I feel for anyone that feels ignored. Be sure that I will be smiling at you!

      • drea says:

        I’m 48. Been with someone since 22. I’m definitely starting menopause.

        I just don’t feel the way you do, but I think we are thinking of attention in different terms. You are looking for more “romantic” attention and I’m just looking at it as friendly.

        I smile and get smiles back (from women and men), doors still held for me, small talk started with me, etc.

        I think it’s different for everyone and maybe I would feel differently if dating. I’m just saying I don’t ever feel ignored when I walk in a room.

      • drea says:

        ugh, sorry for the two replies! I thought one disappeared. I’m bad at this.

      • Kitten says:

        Yeah I actually really like not getting the amount of attention I did in my twenties. It drove me crazy how I couldn’t even leave the house in my sweats without getting harassed, catcalled etc. It actually turned me into a very angry, volatile, and resentful person.

        I also think there’s an important conversation to have here about how so many men seem to think that women in their 20s and 30s exist solely for their gaze. Young women are essentially commodified and expected to tolerate harassment simply for going about their business in a public space.

        But yes, at 43 I do not miss that-. It feels like true freedom to be mostly ignored and allowed to live my life.

        EDIT: I’m obviously referring to unwanted attention not like, basic human acknowledgment and courtesy which I still very much enjoy.

      • NotSoSocialB says:

        I’m about to be 56 and my experiences are like yours- been married almost 27 years. I find people to be largely receptive and friendly- I think it’s because at those times, I’m feeling receptive and friendly, too. But I also do definitely enjoy some degree of lower visibility at times. I’m an introvert mostly, so this it quite alright for me.

    • Duch says:

      @Drea, I’m 58. It’s changed a lot over the last couple years for me. Still sudden enough change that it takes me by surprise, I guess especially as I’m getting out more and traveling. I see it definitely with men my age – I’ve become invisible. it’s stunning and sometimes sad. But it just makes me fierce. I’ll say that I don’t see it as much with the younger gens – I seem to get same level of being seen as I did 10 years ago.

      Anyway, it’s different than a 25 vs 45 thing.

    • BeanieBean says:

      It means nobody sees you. At all. For anything. I still remember years ago, I went with my mother to a local antiques roadshow type event at the local armory. She had some costume jewelry she wanted an opinion on. So we went, she carried her stuff to the table of specialists and…they told ME all about the jewelry, not my mom. She was standing right there! She brought the items! But she was >50yo and therefore invisible. She had been talking about that with me before, how she felt invisible, and then when we left I said, wow, I see what you mean. That was awful.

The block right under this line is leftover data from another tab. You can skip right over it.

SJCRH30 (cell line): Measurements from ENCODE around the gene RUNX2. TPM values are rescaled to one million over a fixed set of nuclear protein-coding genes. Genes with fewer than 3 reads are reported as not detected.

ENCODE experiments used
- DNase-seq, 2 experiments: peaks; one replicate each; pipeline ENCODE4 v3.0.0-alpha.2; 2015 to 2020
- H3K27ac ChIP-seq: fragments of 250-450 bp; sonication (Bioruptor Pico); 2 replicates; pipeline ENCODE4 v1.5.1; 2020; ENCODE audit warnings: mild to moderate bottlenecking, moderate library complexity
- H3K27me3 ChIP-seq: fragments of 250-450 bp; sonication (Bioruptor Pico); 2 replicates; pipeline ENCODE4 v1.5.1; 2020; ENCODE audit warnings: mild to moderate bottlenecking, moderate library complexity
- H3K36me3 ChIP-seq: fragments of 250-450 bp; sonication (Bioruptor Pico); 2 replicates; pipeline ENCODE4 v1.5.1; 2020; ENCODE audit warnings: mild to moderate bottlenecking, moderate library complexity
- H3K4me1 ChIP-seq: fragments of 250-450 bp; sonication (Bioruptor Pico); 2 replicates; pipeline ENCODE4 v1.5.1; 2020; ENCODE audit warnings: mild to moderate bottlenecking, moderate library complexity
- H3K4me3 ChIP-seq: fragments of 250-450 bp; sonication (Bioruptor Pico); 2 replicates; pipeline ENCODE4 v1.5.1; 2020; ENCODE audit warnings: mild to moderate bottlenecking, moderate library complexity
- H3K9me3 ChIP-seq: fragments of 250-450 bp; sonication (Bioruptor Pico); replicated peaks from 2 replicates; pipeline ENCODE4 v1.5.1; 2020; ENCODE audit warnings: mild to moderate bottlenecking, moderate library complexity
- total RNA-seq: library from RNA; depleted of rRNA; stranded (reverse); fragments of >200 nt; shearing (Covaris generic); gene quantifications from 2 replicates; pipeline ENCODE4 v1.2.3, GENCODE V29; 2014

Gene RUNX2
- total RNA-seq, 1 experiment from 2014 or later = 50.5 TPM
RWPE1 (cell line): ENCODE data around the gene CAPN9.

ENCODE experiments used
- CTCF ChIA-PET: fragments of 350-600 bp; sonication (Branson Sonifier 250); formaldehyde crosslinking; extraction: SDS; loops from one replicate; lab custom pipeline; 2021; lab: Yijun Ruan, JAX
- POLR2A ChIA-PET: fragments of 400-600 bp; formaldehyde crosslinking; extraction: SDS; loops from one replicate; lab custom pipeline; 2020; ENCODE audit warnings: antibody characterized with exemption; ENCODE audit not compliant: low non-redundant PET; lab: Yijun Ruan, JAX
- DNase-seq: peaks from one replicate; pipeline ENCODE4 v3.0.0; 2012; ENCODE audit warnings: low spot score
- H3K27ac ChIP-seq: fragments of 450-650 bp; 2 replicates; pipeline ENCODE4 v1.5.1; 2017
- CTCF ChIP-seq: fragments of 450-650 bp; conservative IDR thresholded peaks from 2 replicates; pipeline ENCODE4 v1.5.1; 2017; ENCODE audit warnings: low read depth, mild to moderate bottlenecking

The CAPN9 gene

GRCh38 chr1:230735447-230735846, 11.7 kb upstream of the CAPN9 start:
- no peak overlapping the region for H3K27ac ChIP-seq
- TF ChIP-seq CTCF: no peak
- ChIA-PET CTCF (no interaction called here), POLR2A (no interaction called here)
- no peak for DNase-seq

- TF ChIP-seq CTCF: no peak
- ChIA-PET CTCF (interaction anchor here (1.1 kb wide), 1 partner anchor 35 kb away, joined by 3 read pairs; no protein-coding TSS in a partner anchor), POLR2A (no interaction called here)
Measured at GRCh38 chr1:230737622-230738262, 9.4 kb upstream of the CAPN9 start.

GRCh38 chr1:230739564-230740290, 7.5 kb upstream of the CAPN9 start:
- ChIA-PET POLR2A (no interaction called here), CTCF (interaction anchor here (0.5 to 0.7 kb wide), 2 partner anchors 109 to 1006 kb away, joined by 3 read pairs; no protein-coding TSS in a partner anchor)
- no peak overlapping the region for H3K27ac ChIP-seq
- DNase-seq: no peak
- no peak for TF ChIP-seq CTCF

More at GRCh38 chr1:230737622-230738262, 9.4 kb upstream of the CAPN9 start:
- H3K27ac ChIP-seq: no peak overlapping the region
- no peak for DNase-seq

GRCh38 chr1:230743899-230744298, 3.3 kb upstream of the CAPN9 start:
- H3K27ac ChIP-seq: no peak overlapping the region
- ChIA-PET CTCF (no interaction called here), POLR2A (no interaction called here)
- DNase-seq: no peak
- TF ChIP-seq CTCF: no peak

• AppleCart says:

      I remember her giving an interview years ago and her saying she remember the first time after she turned 40. She was walking down the street and no one noticed her. Not one man stopped to stare at her. And it hit her hard. I think she was used to excessive attention due to her beauty. And as she aged and beauty changes. What average women would call ‘normal’ attention. She would see as being invisible in society. If people aren’t losing their sh*t in her presence. I don’t even think it’s vanity with her. It was her normal for decades.

    • EllenOlenska says:

      Yes, after 45 it accelerates and by mid fifties you are done in the eyes of the world. There are very few professions where older women are seen as valuable despite past successes (and when you start listing female CEOs how many of them are CEOs of companies that were near death when they took them on) Single and over 50? Socially you’re not a great add to a dinner party or many events (despite your wit, intelligence or any other things you tell yourself are what really matters) you just disappear. I do,think,it prompts some of us to get louder and take up more “space” and contribute to the world…but men don’t have to do that.

  5. Driver8 says:

    I remember reading a few years ago that PP said Anna Wintour completely ignored her at an event. AW, the creepy, Kanye loving troll, ignoring that goddess is unfathomable to me. Love PP, love her Instagram, love that she wears her heart on her sleeve. She’s still more beautiful than any 20 something influencer I’ve seen.

    • Normades says:

      AW is terrible. She dismissed her own friend Andre Talley when he got older and fatter.

    • MerlinsMom1018 says:

      I have seen pictures of AW. I simply don’t get how she’s this high priestess of fashion. I just don’t.

  6. Jo says:

    There are two different things here: the first is a society that is patriarchal and dismisses women of all ages for many reasons, one of them being ageism. She did profit from conforming to a certain ideal imposed on women at a certain point though.
    Then there is the notion, prompting a lot of plastic surgeries, that you should have the same kind of attention from the same people at all ages. I find that our society doesn’t celebrate the different stages in life, because we as women don’t. Fortunately, things are changing and if ever there was a time where you see disabled, plump, skinny, women of many ethnicities, is now. But it still isn’t enough, I agree.